Magazine December 31, 2019, Issue

Excerpts from My Nose Is Red But My Heart Is Blue, Memoirs of Rudolph Reindeer

(Mike Blake/Reuters)

From My Nose Is Red But My Heart Is Blue: My Story of Abuse, Survival, and Healing, by Rudolph Reindeer with Herb Gluck

BEGIN EXCERPT

. . . from page 93:

It was just one of those late nights when even though you know you need to keep your secret safe, your defenses are down. I wanted so badly to be accepted by the whole team, but especially by Donner. He was the ideal reindeer to me — a short, jet-black nose, wiry bantam legs, in short, Donner was the whole package. I aspired to be like him. Heck, I aspired just to have him notice me.

“Do anyone else’s antlers hurt sometimes?” Prancer asked. And we all laughed — yes! All of our antlers hurt every now and then.

“Do you guys sometimes think your hooves make you look fat?” Bigger laughter — yes! We all have felt that sometimes.

The team was laughing together and really bonding, and that’s when I made the biggest mistake of my life. That’s when I admitted something that I never should have admitted, something I had been ashamed of from the moment I realized I was different.

“Hey, guys,” I said. And they all turned to me. I was the quiet one, so most of the other reindeer were surprised by the sound of my voice.

“Hey, guys,” I continued. “Don’t you hate it when your nose turns red for, like, no reason?”

From the looks on their reindeer faces, I could tell I had crossed a line and could never go back. No, their noses didn’t turn red. No, they didn’t know what that felt like. And no, they would never look at me the same way.

“What are you?” Donner barked. “Some kind of weirdo?”

“Hey!” Blitzen shouted. “Check out the freak!”

That night, the abuse began. First, it was simple things — laughter, calling me names, never letting me join in the reindeer games. But soon it turned darker.

 

. . . from page 149:

“Can I show you something?”

This question came out of nowhere. Blitzen was talking to me? Blitzen, who had bullied me and teased me relentlessly since that fateful night? But now he looked nervous and scared. He quickly glanced around to make sure we were alone.

“Come here,” he said, head-butting me into a dark closet. “Look.” He turned to face me, and in the dark I could see his face twisted in pain. But I could also see something else.

Faintly — almost imperceptibly — I saw what he most feared, what he most hated about himself.

His nose was glowing red. It was easy to miss. It wasn’t as bright as my nose, but still. He wiped a hoof across it and it got brighter.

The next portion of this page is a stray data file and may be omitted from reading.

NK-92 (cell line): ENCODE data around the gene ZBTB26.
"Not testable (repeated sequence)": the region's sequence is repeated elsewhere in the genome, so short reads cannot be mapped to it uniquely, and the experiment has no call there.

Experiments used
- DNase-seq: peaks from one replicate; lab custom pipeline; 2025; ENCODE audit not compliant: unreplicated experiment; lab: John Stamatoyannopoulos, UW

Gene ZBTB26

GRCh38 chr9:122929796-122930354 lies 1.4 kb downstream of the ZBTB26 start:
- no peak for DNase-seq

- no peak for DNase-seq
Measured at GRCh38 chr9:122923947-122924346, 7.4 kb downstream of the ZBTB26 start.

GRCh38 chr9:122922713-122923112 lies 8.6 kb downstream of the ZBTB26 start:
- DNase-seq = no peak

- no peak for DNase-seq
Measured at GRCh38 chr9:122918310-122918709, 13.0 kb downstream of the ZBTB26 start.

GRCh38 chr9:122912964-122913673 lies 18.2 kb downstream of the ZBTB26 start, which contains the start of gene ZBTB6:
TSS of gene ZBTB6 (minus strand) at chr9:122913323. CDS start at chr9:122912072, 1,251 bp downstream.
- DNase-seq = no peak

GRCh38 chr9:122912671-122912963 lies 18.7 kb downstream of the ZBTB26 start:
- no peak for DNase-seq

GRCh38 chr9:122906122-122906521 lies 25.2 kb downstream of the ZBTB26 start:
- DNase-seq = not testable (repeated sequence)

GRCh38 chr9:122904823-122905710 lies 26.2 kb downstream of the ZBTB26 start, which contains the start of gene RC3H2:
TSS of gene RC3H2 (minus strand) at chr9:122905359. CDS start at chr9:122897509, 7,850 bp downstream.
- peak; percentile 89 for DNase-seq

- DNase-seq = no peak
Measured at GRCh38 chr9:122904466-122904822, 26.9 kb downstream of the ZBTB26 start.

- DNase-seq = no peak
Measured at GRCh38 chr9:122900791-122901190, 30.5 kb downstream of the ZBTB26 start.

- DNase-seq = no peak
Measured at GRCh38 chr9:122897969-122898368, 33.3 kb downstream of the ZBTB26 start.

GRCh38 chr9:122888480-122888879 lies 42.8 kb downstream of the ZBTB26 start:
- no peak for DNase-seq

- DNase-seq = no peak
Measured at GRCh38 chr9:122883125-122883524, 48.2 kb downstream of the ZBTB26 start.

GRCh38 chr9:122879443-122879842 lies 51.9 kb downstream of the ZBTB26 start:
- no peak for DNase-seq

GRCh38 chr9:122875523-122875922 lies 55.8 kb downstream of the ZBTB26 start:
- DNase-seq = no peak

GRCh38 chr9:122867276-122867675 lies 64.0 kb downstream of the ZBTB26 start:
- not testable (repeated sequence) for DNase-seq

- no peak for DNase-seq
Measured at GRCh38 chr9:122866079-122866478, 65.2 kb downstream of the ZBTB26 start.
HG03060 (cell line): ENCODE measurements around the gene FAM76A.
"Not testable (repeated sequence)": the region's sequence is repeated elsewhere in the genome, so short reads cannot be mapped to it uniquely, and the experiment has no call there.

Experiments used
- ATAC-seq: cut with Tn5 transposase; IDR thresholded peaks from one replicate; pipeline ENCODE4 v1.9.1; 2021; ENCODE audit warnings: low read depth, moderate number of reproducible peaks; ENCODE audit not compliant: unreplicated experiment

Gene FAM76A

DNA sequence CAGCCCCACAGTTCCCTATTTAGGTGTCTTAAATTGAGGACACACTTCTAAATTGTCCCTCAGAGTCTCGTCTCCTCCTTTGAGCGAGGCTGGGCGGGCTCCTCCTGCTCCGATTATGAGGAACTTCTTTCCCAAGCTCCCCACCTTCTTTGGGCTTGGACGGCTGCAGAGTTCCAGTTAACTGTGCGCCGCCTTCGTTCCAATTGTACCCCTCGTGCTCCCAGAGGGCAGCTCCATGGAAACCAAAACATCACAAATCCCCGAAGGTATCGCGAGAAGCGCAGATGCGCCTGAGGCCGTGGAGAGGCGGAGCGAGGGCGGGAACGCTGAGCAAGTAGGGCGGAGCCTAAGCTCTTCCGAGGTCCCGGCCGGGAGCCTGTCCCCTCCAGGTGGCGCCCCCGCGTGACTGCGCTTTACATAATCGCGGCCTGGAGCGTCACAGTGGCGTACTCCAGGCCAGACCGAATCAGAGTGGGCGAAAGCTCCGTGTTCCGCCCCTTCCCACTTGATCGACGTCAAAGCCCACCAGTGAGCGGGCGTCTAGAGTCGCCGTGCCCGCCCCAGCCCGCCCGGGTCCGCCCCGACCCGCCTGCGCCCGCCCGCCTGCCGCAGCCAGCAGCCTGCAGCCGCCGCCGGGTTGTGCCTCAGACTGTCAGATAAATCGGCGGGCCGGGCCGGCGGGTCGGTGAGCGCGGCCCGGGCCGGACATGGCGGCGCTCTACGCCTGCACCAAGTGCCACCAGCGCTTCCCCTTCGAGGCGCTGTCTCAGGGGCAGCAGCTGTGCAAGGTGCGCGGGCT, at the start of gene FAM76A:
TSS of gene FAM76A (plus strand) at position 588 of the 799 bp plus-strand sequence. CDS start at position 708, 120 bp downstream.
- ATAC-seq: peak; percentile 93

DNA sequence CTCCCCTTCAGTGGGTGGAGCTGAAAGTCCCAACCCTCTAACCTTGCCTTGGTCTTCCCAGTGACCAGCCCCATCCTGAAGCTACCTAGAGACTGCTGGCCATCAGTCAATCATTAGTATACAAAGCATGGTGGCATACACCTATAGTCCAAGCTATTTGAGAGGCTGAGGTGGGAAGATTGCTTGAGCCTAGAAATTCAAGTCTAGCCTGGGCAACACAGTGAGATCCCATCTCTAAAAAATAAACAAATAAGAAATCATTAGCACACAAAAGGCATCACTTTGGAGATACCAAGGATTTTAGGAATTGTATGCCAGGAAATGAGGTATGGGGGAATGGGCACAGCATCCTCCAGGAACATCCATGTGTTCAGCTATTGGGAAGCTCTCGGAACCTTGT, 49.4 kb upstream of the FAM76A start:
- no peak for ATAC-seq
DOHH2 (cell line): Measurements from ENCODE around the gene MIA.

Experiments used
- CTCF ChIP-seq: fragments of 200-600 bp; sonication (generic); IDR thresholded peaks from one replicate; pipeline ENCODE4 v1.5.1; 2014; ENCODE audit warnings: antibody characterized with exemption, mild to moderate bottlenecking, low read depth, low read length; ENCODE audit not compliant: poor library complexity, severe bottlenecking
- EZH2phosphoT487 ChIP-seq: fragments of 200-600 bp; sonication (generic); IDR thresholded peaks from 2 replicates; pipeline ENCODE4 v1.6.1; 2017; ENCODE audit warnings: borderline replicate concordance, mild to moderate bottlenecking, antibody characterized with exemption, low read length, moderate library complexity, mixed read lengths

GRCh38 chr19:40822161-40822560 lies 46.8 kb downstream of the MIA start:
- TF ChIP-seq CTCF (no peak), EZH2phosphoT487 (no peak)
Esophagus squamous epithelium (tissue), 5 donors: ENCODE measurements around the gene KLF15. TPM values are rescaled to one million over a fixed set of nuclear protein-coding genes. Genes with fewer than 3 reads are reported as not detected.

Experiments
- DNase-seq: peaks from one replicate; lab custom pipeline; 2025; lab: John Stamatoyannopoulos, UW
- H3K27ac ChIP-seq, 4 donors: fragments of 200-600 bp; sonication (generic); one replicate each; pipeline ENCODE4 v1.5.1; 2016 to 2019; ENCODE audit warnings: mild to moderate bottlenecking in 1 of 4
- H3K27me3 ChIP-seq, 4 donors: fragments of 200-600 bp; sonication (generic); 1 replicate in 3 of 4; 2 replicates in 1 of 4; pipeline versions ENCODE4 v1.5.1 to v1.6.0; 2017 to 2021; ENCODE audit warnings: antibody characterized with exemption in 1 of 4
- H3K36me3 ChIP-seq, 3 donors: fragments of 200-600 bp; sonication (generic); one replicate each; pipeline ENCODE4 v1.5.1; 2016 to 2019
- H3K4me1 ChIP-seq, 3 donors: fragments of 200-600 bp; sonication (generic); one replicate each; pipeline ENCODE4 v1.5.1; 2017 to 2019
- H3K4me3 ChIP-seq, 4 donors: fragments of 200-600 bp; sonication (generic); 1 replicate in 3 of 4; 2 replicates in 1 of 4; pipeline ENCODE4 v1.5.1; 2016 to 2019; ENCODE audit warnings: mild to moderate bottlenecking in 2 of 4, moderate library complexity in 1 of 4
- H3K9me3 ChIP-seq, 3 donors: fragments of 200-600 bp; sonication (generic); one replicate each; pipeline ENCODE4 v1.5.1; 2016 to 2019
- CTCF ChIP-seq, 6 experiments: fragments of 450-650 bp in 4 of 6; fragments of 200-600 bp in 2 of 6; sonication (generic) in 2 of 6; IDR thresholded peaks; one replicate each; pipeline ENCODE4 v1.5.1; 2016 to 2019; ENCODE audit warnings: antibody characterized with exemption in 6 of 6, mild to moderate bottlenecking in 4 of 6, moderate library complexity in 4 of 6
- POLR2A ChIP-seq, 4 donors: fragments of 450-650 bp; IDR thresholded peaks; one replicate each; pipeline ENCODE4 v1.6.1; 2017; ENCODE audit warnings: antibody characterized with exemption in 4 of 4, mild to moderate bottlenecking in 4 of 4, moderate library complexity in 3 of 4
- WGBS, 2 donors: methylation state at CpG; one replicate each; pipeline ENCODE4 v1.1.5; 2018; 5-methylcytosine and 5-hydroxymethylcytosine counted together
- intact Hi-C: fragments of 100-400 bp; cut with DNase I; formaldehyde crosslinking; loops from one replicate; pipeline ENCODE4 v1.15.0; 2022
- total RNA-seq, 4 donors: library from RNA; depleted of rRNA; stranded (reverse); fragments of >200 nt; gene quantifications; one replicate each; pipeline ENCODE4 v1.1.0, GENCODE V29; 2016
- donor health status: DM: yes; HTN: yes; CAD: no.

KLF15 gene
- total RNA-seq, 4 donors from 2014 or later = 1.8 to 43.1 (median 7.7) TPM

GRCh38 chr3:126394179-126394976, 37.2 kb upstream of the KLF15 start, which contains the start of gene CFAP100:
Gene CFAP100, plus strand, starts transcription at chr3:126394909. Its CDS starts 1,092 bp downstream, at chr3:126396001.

“Are you wearing makeup?” I asked.

“It’s soot. From the factory chimney.” His eyes filled with tears. “What am I going to do? I’m a Blitzen! I’m a Blitzen! I’m not a . . . not a you!”

“It’s really not that bad,” I said.

His face turned angry. “What do you know about it, freakazoid?!” And then he reared up and punched me hard in the face. “And if you ever tell anyone about this, I swear I will make you regret it.”

He abruptly turned away.

“Wait! Blitzen!” I cried. But it was too late.

And from that day on, of all the bullies and the abusers, Blitzen was the worst.

 

. . . from page 210:

Mrs. Claus smiled widely, and her kindly eyes crinkled up. “I guess what I’ve been trying to say, Rudy, is that as much as we all understand that you’re . . . well, let’s just say ‘different.’ You’re different. And Mr. Claus and I want to be respectful of the, the . . . what do you call it now?”

“The RN community. For ‘red nose.’”

“Right, but see, we just don’t understand why you have to throw it in people’s faces. You have a red-nose lifestyle. Okay. That’s your choice. But why do you have to rub our normal noses in it?”

 

. . . from page 341:

As the fog continued to roll in, I could sense that the entire campus was getting tense. 

“Rudy, won’t you guide my sleigh tonight?”

“My name,” I shouted, “is ‘Rudolph’!”

Santa nodded. I could see that this was difficult for him.

“Rudolph,” he said quietly. “With your nose so bright, won’t you guide my sleigh tonight?”

I took a deep breath. Was this, at long last, the moment of acceptance? After years and years of bullying and abuse — mental, physical, and sexual — and almost a lifetime of shame and self-loathing, was this finally Rudolph’s time? 

I was at a crossroads. By saying yes, I could make sure that Christmas came for the millions of children all over the world. I could turn a lifetime of suffering and hate into something pure and decent. By saying no, I would be making a stand for all outsiders, for everyone in the RN community. It was a hard decision to make.

“Santa,” I finally said, “You can kiss my furry white . . .”

END EXCERPT

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